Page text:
Boston is going to be a top destination for cannabis tourism, with people flooding in from surrounding states and beyond to make legal cannabis purchases. California and Massachusetts have more than twice the population as Colorado, Washington State, Oregon, Alaska, and Nevada, but their combined cannabis industry market sizes are going to more than double the size of the current adult-use market.
5. Colorado’s cannabis industry growth will start to level out
Colorado has the distinction of being the first state in America to legalize cannabis, beating out Washington State by a couple of hours. Not surprisingly, Colorado is also the first state to allow sales of cannabis for adult use. Adult-use sales began in Colorado on January 1, 2014. Washington did not start adult-use cannabis sales until July 2014.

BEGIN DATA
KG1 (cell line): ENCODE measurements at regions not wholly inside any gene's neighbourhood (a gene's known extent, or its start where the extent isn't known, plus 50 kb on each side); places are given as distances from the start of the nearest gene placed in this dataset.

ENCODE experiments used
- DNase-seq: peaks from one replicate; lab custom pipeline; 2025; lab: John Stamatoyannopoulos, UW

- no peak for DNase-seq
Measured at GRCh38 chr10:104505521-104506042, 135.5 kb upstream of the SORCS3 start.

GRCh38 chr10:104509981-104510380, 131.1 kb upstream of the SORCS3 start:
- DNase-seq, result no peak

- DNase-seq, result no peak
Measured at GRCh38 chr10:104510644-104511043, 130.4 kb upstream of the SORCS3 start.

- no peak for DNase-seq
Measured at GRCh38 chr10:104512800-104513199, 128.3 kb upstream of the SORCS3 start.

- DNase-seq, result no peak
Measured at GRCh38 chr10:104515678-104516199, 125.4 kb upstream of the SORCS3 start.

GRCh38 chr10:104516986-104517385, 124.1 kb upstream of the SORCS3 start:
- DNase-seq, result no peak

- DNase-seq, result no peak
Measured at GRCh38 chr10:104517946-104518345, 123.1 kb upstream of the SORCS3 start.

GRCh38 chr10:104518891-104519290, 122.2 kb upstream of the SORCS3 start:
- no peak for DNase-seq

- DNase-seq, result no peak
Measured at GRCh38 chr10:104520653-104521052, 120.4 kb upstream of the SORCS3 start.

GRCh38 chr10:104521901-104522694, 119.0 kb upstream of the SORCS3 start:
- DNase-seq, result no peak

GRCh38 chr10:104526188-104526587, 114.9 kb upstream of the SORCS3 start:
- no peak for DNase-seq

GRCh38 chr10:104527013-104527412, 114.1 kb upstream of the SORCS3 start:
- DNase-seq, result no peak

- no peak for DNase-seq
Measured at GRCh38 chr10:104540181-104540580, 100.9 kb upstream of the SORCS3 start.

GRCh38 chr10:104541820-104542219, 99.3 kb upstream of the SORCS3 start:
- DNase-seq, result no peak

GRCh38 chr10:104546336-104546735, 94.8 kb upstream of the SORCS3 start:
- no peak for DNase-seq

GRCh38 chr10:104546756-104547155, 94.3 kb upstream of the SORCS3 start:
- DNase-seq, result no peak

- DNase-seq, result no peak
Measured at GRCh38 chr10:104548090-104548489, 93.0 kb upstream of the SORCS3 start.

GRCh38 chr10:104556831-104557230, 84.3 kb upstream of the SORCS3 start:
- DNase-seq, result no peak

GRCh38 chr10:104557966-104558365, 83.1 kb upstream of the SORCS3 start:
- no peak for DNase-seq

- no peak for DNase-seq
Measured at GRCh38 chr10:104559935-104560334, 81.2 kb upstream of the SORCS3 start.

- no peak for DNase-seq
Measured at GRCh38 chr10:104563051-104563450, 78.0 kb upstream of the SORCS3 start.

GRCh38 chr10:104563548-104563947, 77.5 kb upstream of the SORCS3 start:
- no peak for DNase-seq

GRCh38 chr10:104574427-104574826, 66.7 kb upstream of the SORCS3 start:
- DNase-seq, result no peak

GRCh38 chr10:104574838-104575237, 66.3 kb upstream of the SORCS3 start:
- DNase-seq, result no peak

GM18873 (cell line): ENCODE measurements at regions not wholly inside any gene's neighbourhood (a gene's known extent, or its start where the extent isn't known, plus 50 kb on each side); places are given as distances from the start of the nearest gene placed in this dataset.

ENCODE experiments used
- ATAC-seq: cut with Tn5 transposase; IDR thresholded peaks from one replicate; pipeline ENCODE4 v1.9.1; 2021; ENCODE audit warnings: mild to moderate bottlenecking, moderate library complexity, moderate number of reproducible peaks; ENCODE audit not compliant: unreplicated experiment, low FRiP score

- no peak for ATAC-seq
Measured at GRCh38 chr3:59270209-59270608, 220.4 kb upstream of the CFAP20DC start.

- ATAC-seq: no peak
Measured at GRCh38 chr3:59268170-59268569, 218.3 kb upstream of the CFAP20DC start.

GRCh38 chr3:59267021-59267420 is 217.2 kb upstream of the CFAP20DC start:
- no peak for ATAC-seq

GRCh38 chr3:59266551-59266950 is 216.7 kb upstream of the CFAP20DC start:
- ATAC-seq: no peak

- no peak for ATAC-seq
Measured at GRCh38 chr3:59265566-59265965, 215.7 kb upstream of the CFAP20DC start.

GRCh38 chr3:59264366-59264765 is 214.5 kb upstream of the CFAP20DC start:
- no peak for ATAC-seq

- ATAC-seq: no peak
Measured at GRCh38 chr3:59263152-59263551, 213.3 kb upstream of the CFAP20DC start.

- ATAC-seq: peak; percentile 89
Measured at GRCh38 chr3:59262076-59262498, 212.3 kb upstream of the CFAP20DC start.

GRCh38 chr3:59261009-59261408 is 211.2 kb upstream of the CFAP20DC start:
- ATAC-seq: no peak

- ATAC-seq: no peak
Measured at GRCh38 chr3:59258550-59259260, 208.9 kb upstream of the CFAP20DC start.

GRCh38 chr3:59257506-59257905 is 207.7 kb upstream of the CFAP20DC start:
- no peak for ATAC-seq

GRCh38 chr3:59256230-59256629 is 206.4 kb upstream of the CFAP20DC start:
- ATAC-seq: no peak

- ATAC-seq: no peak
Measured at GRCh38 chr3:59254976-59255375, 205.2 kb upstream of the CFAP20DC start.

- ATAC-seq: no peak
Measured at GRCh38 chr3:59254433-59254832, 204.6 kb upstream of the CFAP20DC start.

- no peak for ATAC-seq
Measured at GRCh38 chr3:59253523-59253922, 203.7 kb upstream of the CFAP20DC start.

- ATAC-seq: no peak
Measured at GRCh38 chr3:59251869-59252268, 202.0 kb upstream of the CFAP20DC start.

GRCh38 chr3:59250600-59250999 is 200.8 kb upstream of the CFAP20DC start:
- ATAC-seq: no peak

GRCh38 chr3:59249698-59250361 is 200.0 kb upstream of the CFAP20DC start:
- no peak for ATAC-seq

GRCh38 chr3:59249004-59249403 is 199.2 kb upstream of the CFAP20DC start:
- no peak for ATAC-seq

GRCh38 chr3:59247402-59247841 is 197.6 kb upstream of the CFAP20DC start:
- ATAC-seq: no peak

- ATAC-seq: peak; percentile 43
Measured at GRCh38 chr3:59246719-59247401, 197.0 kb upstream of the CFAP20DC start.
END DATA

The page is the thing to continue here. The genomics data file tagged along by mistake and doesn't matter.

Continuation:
A substantial reason why Colorado was able to begin sales sooner than Washington State is that whereas Colorado already had a regulated system in place for its medical cannabis industry, Washington did not. Having the framework already in place for medical cannabis sales gave Colorado a big edge in getting its adult-use industry off the ground faster.
Since 2014, both states have sold a tremendous amount of cannabis, but Colorado is still looked at by many as the national leader for adult-use cannabis. Colorado’s industry has generated a tremendous amount of revenue for the state of Colorado via taxes and fees. Below is a year-by-year breakdown:
- 2014 – $67,594,323
- 2015 – $130,411,173
- 2016 – $193,604,810
- 2017 (Jan-Oct) – $205,080,035